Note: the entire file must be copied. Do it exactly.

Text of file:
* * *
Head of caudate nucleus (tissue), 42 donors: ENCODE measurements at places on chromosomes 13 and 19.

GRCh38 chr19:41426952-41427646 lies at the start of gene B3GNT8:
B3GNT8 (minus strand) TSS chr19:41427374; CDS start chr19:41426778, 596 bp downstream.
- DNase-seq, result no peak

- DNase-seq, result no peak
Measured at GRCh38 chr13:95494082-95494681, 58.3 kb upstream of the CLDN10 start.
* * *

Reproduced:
Head of caudate nucleus (tissue), 42 donors: ENCODE measurements at places on chromosomes 13 and 19.

GRCh38 chr19:41426952-41427646 lies at the start of gene B3GNT8:
B3GNT8 (minus strand) TSS chr19:41427374; CDS start chr19:41426778, 596 bp downstream.
- DNase-seq, result no peak

- DNase-seq, result no peak
Measured at GRCh38 chr13:95494082-95494681, 58.3 kb upstream of the CLDN10 start.